Complication in Simplicity: Timelines, Graphs, and Maps

Time is an abstract concept. Well, it traditionally has been. Among many advancements in traditional concepts that are basic parts of our everyday lives, time is yet another important abstract concept for the digital humanities to make more abstract. Whether we look at timelines or graphs, there is a lot of ways online resources for literature, and even written works, can benefit from being able to summarize information and give a visual representation for text. Of course, as with any study or construct of a study, there are many benefits and potential problems.


Franco Moretti had a much different explanation on time with graphs. Moretti’s idea that close reading is basically a waste of time seems to be the opposite of Rosenburg’s idea to include more in time representation. Moretti seems to think we must keep reading relatively simple if we want to read and study more literature and more of the world’s history in general. Graphs are very easy in that sense, but they could exclude a lot of information. It is important to use close reading in order to look at the subtext and interpretations in reading, graphs, media, and any type of humanities medium. Maybe we should read more books in our canon for pleasure or be more selective about what we read closely, but the digital humanities itself would not exist if it could not take texts and make them more interactive and open to interpretation.

From my own experience, in my psychology classes specifically, graphs can make the text more complicated. By trying to leave little to the imagination it tends to just leave the imagination wandering more. If Moretti thinks that graphs are not open to interpretation, then I think he is wrong based on my experience. The graph that confused me was by Fazio et. al on black and white people’s speed in interpreting negative stereotypes about each other based on a prime, such as a photo. It is not so simple to show one group perceiving themselves as better than they did the other group with just a primed que. Even seeing the amount of time it took the two types of people to come up with stereotypes does not tell us anything about the prime or what factors could have led to the difference in values between and within the group.


See, this graph is confusing isn’t it?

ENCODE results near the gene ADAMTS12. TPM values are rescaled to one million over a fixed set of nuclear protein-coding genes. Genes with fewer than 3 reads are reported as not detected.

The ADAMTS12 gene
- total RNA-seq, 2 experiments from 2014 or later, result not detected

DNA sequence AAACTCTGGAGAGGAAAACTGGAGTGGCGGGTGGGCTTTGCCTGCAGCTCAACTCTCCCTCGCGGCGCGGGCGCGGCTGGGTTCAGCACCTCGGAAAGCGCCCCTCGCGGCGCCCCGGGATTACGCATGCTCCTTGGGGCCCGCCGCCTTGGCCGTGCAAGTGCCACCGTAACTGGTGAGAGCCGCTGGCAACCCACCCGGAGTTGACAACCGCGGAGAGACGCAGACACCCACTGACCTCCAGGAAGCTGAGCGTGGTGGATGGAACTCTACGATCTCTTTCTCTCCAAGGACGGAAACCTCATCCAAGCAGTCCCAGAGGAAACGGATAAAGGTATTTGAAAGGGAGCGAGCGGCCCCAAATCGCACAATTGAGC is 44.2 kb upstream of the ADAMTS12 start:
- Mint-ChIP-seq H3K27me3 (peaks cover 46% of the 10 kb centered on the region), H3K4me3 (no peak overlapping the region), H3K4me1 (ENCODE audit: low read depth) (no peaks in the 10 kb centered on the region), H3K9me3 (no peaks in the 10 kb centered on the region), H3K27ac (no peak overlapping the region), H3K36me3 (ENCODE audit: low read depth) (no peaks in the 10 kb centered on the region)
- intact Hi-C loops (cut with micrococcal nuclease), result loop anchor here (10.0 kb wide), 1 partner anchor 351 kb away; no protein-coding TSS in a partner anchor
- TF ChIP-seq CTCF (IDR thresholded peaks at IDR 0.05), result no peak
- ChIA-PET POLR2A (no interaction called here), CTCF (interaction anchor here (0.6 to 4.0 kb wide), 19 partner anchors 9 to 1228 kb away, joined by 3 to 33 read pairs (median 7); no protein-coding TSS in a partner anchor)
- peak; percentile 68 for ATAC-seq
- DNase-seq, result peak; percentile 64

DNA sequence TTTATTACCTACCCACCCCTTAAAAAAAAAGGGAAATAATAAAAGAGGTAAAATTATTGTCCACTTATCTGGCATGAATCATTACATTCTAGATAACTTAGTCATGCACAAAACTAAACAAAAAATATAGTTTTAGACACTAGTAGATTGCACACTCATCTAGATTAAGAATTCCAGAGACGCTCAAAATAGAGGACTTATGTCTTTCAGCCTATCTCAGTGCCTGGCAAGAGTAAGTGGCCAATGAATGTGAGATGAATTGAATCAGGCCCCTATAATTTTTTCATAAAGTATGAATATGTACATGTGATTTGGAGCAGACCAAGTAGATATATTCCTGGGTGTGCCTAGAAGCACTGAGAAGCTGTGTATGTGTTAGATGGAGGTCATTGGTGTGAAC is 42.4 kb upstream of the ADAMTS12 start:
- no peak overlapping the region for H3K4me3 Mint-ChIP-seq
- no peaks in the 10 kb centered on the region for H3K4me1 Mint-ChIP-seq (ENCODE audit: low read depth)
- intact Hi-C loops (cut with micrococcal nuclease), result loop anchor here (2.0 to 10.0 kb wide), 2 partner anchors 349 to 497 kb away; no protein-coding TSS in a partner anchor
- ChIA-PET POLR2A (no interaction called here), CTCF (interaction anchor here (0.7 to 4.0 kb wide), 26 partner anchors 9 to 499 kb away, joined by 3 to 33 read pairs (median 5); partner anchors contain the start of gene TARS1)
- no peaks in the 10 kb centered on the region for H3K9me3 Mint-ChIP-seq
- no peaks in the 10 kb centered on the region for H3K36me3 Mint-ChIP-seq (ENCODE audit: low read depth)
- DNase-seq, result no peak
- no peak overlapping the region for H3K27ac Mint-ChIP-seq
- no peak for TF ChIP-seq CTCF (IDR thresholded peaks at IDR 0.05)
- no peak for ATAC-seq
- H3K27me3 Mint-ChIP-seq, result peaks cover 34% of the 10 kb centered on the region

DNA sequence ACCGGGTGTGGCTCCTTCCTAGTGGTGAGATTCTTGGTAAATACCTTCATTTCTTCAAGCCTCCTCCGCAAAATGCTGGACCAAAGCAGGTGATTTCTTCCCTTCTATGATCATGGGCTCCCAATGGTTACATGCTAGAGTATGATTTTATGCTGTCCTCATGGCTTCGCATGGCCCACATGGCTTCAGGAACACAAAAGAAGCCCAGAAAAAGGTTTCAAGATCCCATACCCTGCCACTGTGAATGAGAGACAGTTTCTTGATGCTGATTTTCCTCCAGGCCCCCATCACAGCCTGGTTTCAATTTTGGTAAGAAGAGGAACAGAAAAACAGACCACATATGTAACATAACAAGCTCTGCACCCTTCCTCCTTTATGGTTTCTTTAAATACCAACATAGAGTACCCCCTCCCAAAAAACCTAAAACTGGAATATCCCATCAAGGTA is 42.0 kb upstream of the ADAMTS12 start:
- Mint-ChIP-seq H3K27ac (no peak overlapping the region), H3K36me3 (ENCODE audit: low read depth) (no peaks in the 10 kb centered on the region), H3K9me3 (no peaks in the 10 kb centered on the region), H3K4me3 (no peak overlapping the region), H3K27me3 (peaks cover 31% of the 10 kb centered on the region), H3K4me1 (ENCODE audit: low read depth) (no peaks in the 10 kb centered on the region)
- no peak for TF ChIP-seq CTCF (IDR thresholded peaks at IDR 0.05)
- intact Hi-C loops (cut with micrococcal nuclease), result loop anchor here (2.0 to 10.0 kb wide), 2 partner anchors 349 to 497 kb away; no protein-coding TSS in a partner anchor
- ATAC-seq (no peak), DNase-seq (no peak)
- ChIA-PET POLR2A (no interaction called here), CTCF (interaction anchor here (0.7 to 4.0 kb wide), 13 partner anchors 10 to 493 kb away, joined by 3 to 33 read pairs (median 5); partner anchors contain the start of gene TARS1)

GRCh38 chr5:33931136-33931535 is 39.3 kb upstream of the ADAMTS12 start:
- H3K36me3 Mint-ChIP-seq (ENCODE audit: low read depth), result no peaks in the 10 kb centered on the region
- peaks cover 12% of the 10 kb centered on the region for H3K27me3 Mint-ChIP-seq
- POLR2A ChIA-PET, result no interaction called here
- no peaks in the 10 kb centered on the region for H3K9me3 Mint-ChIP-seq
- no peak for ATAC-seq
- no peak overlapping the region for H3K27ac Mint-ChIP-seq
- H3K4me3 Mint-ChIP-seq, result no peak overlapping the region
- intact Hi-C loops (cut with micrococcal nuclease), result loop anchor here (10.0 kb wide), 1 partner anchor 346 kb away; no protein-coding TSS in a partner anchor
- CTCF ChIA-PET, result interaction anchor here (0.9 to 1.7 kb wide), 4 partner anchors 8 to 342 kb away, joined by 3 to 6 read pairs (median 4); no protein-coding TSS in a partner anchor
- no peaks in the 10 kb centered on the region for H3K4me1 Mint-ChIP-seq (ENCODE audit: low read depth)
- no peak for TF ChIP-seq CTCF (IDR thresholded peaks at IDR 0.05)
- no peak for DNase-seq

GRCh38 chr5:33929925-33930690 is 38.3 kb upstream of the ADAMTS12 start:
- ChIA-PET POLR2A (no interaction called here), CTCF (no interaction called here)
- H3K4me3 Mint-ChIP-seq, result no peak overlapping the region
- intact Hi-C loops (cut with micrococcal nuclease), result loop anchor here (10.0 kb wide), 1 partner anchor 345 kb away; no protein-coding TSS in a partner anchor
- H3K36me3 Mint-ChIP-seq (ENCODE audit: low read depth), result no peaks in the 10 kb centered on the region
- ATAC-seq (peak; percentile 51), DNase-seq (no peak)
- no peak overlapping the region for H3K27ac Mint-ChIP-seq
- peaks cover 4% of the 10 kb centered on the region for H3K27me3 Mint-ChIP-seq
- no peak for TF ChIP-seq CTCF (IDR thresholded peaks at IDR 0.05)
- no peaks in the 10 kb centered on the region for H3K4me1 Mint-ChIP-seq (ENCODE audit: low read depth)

The statistics could always be skewed by other untested constructs or something else that went ignored. In psychology there is often a social desirability response. Even in literature’s quantitative data, there could be other reasons that data could be incomplete as well. Maybe the rise in book reading is based on being forced to read for school rather than being interested, for example. It makes sense that Moretti wants things simple when he says that literature has a symbolic triumph for its ability to control others and make them insubordinate and lazy for example. Moretti does say that graphs comprise of quantitative data for information but not interpretation, and maps and trees are more important for interpretation, which will be read next, but he seems to advocate for very simple graphs.  This all seems paradoxical since, as I attempted to display, obviously graphs are open to interpretation too and are not always simple.

Daniel Rosenberg’s explanation of timeline limitations brings up the idea that messing too much with abstract concepts and trying to confine the concepts to simple categories is a big mistake. Time may seem linear, but it only seems anyway since it is an abstract concept. What is more important than time itself is all that is encompassed in time. If we use timelines, we have to think about what caused an even to occur rather than just what preceded each event and what succeeded it. The basic infrastructure of a timeline does not allow for showing obstacles in an event or other deviations, as Rosenburg explains. Even the color and shape can make a variation in a timeline that can show more information about sequential events. Changing the temporal distance between events in the timeline is important to. If maps and hierarchical trees are interpretive and graphs are qualitative data, then where does the timeline fit in?

I guess since a timeline is much like a temporal map and a hierarchy, Moretti would see it as interpretive, but it actually seems less interpretive than graphs in a lot of ways and it needs to be more interpretive. The simplicity of the timelines contrasts a lot from the graphs because it is not easy to generalize, but graphs typically are very generalized and are still overly simplified. Complication in itself can be overly simplistic because specificity and generalizations are both simplistic and they are complicated because they either are too open to possibility or not inclusive enough. In digital humanities we must find a balance.

I believe that we need to just realize the shortcomings of graphs and timelines. Working with websites such as  StoryMap, Timeline JS, and Tiki-Toki shows just how the digital humanities can attempt to expand and develop graphs and timelines to omit their shortcomings. They all are usable for interpretation, data, summarizing, and expounding. We have to include multiple viewpoints and include multiple mediums in our digital humanities tools if we want them to be useful. If we want to avoid incorrect interpretations, classism, sexism, or any type of exclusion we must be willing to use both graphs and timelines simply when they need to be and more in depth for other situations. Maybe, eventually, we will not need sites like Orlando for women authors and other important literary contributors, if we make sure to include them in our historically patriarchal timelines and graphs.


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